The St. Louis Blues acquired Brayden Schenn from the Philadelphia Flyers in exchange for Jori Lehtera, the 27th overall pick in the draft (Morgan Frost), and a conditional 2018 first-round pick.
The Blues receive: An upgrade at center from Lehtera to Schenn, whose past two seasons have been the best of his NHL career. Over those two seasons, he has reached minimums of 25 goals, 55 points, 22 power-play points, and 178 shots on goal. The Blues were weak up the middle last season, with their top-scoring center (Paul Stastny) reaching just 40 points. It’s worth mentioning that Stastny, Lehtera, and Robby Fabbri all missed time due to injuries.
Another reason for making the deal from the Blues’ end? They rid themselves of Lehtera’s $4.7 million per year contract. It didn’t come cheap for the Blues, as they give up two first-round picks in the process.
The Flyers receive: Lehtera, who was a massive disappointment last season with just seven goals and 22 points in 64 games. Lehtera’s point totals have dropped each of his past two seasons since a solid first season of 44 points. Lehtera has a slightly lower cap hit than Schenn ($5.125 million) but has been far less productive over the last two seasons.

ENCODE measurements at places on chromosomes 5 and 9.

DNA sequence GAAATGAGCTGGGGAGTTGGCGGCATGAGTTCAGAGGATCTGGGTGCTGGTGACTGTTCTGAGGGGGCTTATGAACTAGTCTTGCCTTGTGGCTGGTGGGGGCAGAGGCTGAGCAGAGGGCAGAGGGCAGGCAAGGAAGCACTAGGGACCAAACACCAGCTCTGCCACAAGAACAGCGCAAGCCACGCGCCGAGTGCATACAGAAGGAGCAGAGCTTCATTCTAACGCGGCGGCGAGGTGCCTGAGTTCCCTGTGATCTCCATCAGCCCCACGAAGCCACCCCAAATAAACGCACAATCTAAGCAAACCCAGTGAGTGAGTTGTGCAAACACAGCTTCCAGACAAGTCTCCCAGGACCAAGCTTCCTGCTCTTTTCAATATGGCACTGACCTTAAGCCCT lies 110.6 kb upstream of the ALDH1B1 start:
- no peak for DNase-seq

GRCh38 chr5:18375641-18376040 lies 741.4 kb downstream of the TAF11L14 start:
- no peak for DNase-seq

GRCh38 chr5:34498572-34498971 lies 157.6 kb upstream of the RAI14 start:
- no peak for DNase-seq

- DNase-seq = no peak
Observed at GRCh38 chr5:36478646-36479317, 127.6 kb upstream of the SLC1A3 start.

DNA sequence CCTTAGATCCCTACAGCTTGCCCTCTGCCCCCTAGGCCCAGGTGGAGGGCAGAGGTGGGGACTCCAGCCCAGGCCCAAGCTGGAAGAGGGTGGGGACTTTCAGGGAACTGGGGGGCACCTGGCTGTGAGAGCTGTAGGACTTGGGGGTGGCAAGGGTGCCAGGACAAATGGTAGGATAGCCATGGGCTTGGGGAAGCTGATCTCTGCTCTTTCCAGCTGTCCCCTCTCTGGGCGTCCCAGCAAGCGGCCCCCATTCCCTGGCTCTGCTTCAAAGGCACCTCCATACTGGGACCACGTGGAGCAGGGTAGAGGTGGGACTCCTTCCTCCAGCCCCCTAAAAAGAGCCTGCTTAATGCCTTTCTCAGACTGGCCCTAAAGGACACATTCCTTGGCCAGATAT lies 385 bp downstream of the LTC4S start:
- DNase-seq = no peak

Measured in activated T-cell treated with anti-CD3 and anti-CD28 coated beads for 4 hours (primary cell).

Frost scored 62 points (20g-42a) in 67 games in his second season with the Sault Ste. Marie Greyhounds of the OHL last season. He is a solid playmaker with a good all-around game, although the Flyers may have reached for him given his pre-draft ranking (Dobber 2017 Draft Ranking: 64).
The Blues could use Schenn as either a center or a winger, although he moved to center last season. Expect him to be used on the first-unit power play, as 17 of his 25 goals last season were with the man advantage. His value shouldn’t change a whole lot in St. Louis, unless he is being brought in specifically to center Vladimir Tarasenko. As for Tarasenko’s production, it should also remain unaffected, as he lined up with various centers in 2016-17 because of the injuries.
If Schenn is used as a center, it might seem that Stastny stands to lose the most, both in terms of even-strength and power-play time. However, Stastny’s role on the first-unit power play is to take faceoffs (60% PP FOW%), so it might not be so easy for Schenn to kick Stastny off the first-unit power play. Where he might impact Stastny i